Police officers' promises of leniency are usually empty. Police officers may recommend a light sentence, but at the end of the day it's prosecutors and judges who normally determine punishment on the basis of statutory requirements and political expediency.
Case Example 1: Dee Nyal is arrested and charged with burglary. At the police station, Dee waives her Miranda rights and voluntarily tells the police that she is innocent, because she was at the movies at the time the burglary took place. At trial, the prosecutor wants to offer Dee's statement to the police into evidence to show it was false, because the movie Dee said she watched was not playing the night of the burglary. Dee protests that what she said to the police shouldn't be admissible because she didn't make a confession; instead she said she wasn't guilty.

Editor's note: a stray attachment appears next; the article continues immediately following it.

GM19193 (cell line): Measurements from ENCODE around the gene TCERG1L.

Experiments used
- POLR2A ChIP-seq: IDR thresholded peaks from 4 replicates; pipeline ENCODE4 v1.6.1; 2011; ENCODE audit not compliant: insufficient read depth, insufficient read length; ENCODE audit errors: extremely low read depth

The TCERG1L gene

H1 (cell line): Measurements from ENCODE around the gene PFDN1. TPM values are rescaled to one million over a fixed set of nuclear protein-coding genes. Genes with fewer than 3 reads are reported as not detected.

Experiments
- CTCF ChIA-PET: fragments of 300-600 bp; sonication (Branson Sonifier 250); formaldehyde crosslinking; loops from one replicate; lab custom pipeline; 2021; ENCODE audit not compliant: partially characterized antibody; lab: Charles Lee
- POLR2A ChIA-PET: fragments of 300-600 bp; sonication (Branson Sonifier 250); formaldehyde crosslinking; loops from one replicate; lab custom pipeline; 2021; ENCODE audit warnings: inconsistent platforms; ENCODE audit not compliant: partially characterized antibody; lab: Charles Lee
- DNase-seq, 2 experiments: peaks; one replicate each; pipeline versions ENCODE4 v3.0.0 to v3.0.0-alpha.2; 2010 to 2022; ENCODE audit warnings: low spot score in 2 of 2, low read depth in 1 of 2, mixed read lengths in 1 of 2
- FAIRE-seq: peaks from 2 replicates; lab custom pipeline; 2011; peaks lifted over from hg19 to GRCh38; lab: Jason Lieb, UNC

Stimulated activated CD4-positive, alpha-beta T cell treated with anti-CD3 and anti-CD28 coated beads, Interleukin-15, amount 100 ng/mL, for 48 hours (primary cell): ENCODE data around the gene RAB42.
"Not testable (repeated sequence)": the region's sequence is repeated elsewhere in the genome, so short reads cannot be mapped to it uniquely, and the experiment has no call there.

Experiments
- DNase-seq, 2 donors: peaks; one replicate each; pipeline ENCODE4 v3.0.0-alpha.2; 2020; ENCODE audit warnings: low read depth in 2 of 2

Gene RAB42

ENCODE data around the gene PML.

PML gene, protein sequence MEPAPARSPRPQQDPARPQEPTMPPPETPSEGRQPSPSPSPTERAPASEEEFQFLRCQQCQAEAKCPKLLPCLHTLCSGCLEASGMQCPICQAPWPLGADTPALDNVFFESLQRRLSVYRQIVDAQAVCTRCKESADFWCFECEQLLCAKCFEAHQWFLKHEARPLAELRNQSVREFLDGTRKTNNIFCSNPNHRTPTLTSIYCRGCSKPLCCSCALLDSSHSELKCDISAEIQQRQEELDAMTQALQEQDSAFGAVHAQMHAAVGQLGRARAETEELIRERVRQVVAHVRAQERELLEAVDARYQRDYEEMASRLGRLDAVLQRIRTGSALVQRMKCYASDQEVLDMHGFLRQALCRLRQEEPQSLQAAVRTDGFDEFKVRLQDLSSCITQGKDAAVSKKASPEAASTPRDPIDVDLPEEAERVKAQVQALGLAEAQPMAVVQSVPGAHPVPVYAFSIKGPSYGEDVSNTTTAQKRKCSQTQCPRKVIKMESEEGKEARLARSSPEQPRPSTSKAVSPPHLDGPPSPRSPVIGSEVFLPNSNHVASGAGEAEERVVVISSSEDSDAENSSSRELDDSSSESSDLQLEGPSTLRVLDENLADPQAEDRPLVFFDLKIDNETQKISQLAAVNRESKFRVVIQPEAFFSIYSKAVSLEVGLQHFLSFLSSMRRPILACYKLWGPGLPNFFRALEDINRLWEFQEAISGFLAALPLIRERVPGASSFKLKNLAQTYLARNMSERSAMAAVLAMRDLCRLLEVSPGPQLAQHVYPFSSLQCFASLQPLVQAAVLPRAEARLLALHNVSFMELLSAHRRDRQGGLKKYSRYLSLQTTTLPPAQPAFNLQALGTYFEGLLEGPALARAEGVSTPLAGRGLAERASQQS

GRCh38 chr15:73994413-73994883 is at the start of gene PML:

Question: Is Dee's statement to the police admissible in evidence?
Answer: Yes. Dee waived her Miranda rights, so even though she was trying to help herself, the statement is admissible.
Case Example 2: Len Scap is arrested for murder. The police give Len his Miranda warning, then tell him that he might as well confess because the police found Len's fingerprints at the crime scene and because they have an eyewitness who can easily identify him. Feeling all is lost, Len confesses to the murder. It turns out that the police lied to Len—they had neither his fingerprints nor an eyewitness.
Question: Is Len's confession admissible in evidence?
Answer: Very probably. Judges generally rule that confessions are voluntary even if they are obtained by the police through trickery. （See Frazier v. Cupp, U.S. Sup. Ct. 1969.）